2. Obtain the receiving controller's approval before making any changes to an aircraft's flight path, altitude, speed, or data block information after the point out has been approved.


1. PARAGRAPH NUMBER AND TITLE: 5񪶰. MINIMA

2. BACKGROUND: MEARTS Single Source Polygon was developed for MEARTS facilities to provide radar coverage in areas where the Single Sensor Mode radar had no coverage and single sensor radar was required. Single Sensor Polygon allows the controller to remain in Mosaic Mode and transition to 5 mile radar separation instead of nonradar separation when the single sensor is not receiving a target return. This is accomplished by using automation to display targets not eligible for three mile separation differently than targets that are eligible for three mile separation. This procedure became operational in the San Juan Combined Center/RAPCON (CERAP) on November 3, 2007 and no incidents have occurred and no new hazards have been identified.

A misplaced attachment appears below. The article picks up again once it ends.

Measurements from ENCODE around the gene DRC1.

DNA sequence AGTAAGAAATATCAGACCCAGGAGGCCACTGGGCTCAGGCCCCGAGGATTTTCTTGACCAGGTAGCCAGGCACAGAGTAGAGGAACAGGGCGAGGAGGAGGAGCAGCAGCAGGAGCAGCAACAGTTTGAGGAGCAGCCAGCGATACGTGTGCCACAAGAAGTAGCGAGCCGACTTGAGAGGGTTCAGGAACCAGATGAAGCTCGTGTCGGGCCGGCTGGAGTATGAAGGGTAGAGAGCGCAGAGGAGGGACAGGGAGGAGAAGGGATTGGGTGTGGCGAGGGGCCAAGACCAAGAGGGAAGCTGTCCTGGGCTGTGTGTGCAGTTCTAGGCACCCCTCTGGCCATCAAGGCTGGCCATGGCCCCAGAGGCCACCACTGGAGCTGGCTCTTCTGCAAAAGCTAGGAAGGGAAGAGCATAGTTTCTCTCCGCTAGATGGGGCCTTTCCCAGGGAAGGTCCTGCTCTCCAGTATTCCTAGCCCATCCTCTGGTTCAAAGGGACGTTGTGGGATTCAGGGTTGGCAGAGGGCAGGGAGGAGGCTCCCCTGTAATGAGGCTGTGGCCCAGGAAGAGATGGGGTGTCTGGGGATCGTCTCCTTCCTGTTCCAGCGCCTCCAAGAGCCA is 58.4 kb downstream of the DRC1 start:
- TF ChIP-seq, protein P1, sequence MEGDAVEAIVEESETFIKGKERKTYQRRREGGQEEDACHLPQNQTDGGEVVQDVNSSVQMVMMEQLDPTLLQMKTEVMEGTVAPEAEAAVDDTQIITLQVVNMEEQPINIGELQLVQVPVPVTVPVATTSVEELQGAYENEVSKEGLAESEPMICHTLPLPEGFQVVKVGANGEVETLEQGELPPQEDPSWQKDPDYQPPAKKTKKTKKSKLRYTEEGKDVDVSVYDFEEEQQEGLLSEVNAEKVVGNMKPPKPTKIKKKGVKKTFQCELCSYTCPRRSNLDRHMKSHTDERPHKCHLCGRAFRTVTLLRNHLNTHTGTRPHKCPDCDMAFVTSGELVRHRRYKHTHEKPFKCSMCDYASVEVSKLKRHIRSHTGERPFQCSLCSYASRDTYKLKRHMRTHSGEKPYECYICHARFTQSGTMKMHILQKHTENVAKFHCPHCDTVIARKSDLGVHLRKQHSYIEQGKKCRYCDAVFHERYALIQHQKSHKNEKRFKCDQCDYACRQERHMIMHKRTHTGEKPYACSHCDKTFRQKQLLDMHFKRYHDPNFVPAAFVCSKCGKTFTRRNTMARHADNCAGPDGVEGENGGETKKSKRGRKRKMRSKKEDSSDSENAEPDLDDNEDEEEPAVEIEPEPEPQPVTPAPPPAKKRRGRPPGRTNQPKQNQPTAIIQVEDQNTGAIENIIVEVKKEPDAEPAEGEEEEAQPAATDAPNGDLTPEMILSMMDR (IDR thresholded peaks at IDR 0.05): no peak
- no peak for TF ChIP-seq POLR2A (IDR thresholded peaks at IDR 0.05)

3. CHANGE: 

OLD

 

NEW

5񪶰. MINIMA

 

5񪶰. MINIMA

title thru a3

 

No Change

b. Stage A/DARC, MEARTS Mosaic Mode, Terminal Mosaic/Multi璖ensor Mode:

 

b. Stage A/DARC, Terminal Mosaic/ Multi璖ensor Mode:

b1 thru b4(d)

 

No Change

c. MEARTS Mosaic Mode:

 

c. MEARTS Mosaic Mode:

Add

 

1. Below FL 600 5 miles.

Add

 

2. At or above FL 600 10 miles.

Add

 

3. For areas meeting all of the following conditions 3 miles:

Add

 

(a) Radar site adaptation is set to single sensor mode.

NOTE-
1. Sensor Mode displays information from the radar input of a single site.

 

NOTE-
1. Single sensor Mode displays information from the radar input of a single site.

2. Procedures to convert MEARTS Mosaic Mode to MEARTS Sensor Mode at each PVD/MDM will be established by facility directive.